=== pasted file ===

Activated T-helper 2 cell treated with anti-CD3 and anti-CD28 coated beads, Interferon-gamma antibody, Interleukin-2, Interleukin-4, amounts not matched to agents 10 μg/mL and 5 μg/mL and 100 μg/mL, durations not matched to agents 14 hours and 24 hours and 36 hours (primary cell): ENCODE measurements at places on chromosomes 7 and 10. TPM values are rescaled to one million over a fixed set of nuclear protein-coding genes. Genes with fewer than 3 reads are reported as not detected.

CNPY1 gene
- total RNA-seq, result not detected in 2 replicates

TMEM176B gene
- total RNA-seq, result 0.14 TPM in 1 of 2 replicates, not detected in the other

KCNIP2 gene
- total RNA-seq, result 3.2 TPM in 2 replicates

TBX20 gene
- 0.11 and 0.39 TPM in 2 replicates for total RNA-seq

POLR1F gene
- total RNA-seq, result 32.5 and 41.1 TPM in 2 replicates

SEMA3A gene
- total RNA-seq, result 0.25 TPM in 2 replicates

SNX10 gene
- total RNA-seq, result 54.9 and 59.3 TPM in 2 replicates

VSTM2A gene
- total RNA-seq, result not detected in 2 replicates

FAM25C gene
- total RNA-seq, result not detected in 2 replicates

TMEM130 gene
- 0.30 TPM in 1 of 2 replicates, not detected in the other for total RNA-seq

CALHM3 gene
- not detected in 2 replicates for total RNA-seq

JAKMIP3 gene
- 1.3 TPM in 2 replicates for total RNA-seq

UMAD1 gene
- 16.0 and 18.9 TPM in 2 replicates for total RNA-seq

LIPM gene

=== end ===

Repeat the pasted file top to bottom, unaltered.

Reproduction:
Activated T-helper 2 cell treated with anti-CD3 and anti-CD28 coated beads, Interferon-gamma antibody, Interleukin-2, Interleukin-4, amounts not matched to agents 10 μg/mL and 5 μg/mL and 100 μg/mL, durations not matched to agents 14 hours and 24 hours and 36 hours (primary cell): ENCODE measurements at places on chromosomes 7 and 10. TPM values are rescaled to one million over a fixed set of nuclear protein-coding genes. Genes with fewer than 3 reads are reported as not detected.

CNPY1 gene
- total RNA-seq, result not detected in 2 replicates

TMEM176B gene
- total RNA-seq, result 0.14 TPM in 1 of 2 replicates, not detected in the other

KCNIP2 gene
- total RNA-seq, result 3.2 TPM in 2 replicates

TBX20 gene
- 0.11 and 0.39 TPM in 2 replicates for total RNA-seq

POLR1F gene
- total RNA-seq, result 32.5 and 41.1 TPM in 2 replicates

SEMA3A gene
- total RNA-seq, result 0.25 TPM in 2 replicates

SNX10 gene
- total RNA-seq, result 54.9 and 59.3 TPM in 2 replicates

VSTM2A gene
- total RNA-seq, result not detected in 2 replicates

FAM25C gene
- total RNA-seq, result not detected in 2 replicates

TMEM130 gene
- 0.30 TPM in 1 of 2 replicates, not detected in the other for total RNA-seq

CALHM3 gene
- not detected in 2 replicates for total RNA-seq

JAKMIP3 gene
- 1.3 TPM in 2 replicates for total RNA-seq

UMAD1 gene
- 16.0 and 18.9 TPM in 2 replicates for total RNA-seq

LIPM gene